Inside the restaurant, antique, exposed wood creates a retro vibe while a mix of colorful boxcar wall art and modern lighting combines old with new. Guests can sit on bar stools or at tables in the quaint dining area. Nothing on the menu is over $7, and aside from the chicken sandwiches, the menu offers chicken tenders for kids, and a few salads. Pecan pie is served in a cup and floats are also available for dessert.
When you eat at Boxcar Betty’s, you’re also helping the environment. All the materials on your tray come completely compostable. You’ll find the chicken + bun stamp on everything from the paper-wrapped sandwiches and order numbers to the front doors. If it’s fried chicken you seek, Boxcar Betty’s does it well. It’s refreshing to discover a place that takes pride in every ingredient. Dine here for a truly unique and memorable meal – they’ve genuinely mastered the art of the fried chicken sandwich!
Now based in Charleston, South Carolina, Georgia native Rebekah Faulk Lingenfelser is a freelance writer, entertainer and food enthusiast who writes and speaks about her love of good food and the Coastal South. A Season 2 Contestant on ABC’s “The Taste,” she is the former Statesboro Herald food columnist and past host of the television program Statesboro Cooks. From 2012 – ’14, she appeared regularly as Celebrity Chef at the Statesboro Main Street Farmers’ Market and wrote as a guest blogger for Visit Savannah and The Local Palate. In addition, Faulk’s work is published in Moments magazine and Connect Statesboro. Her culinary accomplishments are recognized in two publications: She is a featured alumna in Georgia Southern Magazine (Spring ’14) and the “Go Girl!” in Moments magazine (March 2104), a tabloid for Moms and Modern Women. To learn more, visit RebekahFaulk.wix.com/RebekahFaulk.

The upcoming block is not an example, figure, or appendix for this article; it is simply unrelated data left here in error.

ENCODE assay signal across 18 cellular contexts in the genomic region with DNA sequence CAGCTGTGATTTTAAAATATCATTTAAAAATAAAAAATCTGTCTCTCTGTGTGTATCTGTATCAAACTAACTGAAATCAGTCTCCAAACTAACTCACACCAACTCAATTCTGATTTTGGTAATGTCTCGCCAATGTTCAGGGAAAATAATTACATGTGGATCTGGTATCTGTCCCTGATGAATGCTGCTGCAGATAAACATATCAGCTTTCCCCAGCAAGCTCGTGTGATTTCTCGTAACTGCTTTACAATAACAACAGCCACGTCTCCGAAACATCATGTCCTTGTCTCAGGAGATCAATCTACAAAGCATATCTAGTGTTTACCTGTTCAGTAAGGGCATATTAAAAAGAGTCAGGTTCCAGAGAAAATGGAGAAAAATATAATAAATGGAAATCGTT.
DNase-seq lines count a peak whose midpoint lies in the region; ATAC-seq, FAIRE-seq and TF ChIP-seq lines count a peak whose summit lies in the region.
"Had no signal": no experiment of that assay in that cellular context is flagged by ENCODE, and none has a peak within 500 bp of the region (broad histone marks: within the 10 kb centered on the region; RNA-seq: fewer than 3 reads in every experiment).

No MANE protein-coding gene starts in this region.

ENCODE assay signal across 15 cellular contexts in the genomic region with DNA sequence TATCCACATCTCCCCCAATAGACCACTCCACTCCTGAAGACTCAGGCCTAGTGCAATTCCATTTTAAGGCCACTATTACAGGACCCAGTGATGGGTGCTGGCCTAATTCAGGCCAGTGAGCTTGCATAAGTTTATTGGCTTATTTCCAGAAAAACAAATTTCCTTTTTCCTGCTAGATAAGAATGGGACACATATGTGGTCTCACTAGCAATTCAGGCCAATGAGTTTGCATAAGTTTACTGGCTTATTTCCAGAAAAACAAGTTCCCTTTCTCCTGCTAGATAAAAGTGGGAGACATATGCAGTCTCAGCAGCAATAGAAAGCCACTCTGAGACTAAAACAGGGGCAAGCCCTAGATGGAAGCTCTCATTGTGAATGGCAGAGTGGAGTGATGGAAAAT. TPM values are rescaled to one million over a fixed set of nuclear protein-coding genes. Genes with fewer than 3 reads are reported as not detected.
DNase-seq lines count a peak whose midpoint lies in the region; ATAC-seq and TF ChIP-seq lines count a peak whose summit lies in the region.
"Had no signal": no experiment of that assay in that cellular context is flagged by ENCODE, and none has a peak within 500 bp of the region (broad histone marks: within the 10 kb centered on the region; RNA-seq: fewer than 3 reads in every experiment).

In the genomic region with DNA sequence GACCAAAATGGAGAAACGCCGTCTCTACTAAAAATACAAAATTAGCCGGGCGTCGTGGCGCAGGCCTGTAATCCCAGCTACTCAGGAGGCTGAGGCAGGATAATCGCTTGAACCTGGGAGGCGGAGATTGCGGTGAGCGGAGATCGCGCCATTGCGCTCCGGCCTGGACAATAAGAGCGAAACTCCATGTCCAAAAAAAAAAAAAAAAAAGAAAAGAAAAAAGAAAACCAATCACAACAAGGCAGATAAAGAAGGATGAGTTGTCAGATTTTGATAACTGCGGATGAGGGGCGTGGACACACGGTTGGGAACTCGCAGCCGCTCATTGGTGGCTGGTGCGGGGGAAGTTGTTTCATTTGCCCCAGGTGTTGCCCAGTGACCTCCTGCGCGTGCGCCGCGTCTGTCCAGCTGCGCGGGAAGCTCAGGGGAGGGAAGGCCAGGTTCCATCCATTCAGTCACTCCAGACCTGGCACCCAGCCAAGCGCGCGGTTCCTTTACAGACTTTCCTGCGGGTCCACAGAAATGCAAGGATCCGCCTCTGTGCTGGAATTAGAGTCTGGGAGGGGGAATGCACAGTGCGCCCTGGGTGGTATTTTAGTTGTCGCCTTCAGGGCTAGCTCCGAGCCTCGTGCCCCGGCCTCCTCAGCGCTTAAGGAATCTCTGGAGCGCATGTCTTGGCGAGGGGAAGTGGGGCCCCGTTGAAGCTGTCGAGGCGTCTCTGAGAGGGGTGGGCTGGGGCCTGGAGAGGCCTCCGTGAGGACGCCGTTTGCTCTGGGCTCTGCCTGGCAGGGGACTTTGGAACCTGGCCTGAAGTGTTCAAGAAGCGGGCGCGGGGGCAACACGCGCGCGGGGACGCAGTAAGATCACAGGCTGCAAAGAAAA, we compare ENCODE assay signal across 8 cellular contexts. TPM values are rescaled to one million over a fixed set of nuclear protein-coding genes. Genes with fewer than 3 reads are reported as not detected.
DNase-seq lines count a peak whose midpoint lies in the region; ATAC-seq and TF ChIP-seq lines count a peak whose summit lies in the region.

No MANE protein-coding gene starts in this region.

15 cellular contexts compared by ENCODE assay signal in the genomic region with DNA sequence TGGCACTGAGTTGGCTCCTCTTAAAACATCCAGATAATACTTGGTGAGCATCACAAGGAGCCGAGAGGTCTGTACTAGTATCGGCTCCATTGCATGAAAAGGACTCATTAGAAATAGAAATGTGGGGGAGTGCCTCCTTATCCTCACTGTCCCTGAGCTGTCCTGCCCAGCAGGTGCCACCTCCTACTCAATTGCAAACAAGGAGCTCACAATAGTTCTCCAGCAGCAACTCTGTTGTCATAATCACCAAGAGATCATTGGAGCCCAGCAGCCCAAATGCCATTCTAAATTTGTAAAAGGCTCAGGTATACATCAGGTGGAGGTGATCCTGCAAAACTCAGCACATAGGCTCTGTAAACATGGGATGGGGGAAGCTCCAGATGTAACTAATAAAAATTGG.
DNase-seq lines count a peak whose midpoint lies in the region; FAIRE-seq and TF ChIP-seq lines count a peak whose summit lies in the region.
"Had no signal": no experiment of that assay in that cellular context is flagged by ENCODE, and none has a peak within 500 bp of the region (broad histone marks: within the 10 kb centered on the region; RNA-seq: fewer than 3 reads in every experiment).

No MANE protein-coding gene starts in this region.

Local restaurants are the jewels of small towns. You may have your go-to dish at a well-known chain, but exploring indigenous places to eat–that’s where the magic happens. The truth is, I love Red Lobster’s Seaside Shrimp Trio and the Crispy Chicken Tacos at Chili’s. I can’t go to Cracker Barrel without ordering hash brown casserole as my side dish. However, no matter where I travel, these great restaurants will only offer more of the same. To understand the real picture of a city’s culture, people and food, you’ve got to venture outside the chain-restaurant-comfort-zone. It’s there, at places like downtown Statesboro’s 40 East Grill, you’ll find homegrown flavors, and in this case, experience the true vibe of small town America with a modern twist.